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One of the key questions of the refugee crisis in Europe is how newcomers can successfully integrate into unfamiliar countries. In a 2003 paper for Sociology, Maja Korac looked at this question, comparing the very different receptions refugees received in Italy and the Netherlands.

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Korac writes that the Netherlands, like other northern European countries, has a highly centralized state system for welcoming refugees. These countries generally have strong welfare states, and they provide various kinds of material assistance to the new arrivals. In contrast, Italy, and southern Europe generally, have much looser systems for the intake of refugees and provide less aid to them.

To see how these two kinds of approaches look from the refugees’ points of view, Korac interviewed 60 people from the former Yugoslavia who ended up in either Rome or Amsterdam.

In the Netherlands, people seeking asylum usually spend several months in an asylum center. Korac found that almost all the refugees she spoke with considered this a waste of time. In the centers, they had only limited access to language training, education, or work, and they often found the separation from the “outside world” humiliating.

Although many of these refugees often eventually became Dutch citizens, the process of adjusting to Dutch culture and becoming ready to work in the Netherlands was often difficult. Because of the bureaucratic barriers, many refugees gave up on work and ended up relying on the welfare system. Even a Bosnian doctor who ended up successfully employed and fluent in Dutch said his family remained in a “parallel existence” with Dutch society.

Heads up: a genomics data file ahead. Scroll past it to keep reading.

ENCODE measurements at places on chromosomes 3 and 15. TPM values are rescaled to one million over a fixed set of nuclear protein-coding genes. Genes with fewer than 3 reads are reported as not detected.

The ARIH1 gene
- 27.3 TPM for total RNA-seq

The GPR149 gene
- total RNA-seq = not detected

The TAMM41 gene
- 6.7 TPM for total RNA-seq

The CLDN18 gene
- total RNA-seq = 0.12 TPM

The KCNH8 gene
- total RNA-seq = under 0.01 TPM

In Italy, meanwhile, refugees found little government-organized support. They received some assistance from church groups and nonprofits, but these resources were not enough for growing numbers of newcomers. Refugees were often forced to sleep on the streets. Many received immediate permission to work but no material aid, leaving them struggling to survive. In many cases, families with young children and older people ended up leaving Rome for other parts of the country or other countries.

Among those who stayed, many found only low-paying, service sector jobs with little security. A few professionals eventually got jobs suited to their skills, but, because of the physical hardships along the way, it took just as long as in Amsterdam to achieve that.

However, the refugees in Rome were much more likely than those in Amsterdam to have friends, and even spouses, outside their ethnic group. By working and seeking help without the benefit of a dedicated government system, they built up ties to native Italians.

In the Netherlands, refugees experienced integration as a one-way street where they were expected to learn Dutch ways. In contrast, refugees in Italy said their spontaneous contacts with Italians involved mutual learning and change.

Korac concludes that the Italian and Dutch approaches both have something to offer. It’s clearly only right to protect refugees from extreme hardship, but bureaucratic systems must leave room for newcomers to find productive work and ways to contribute to their new society.


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Sociology, Vol. 37, No. 1 (FEBRUARY 2003), pp. 51-68
Sage Publications, Ltd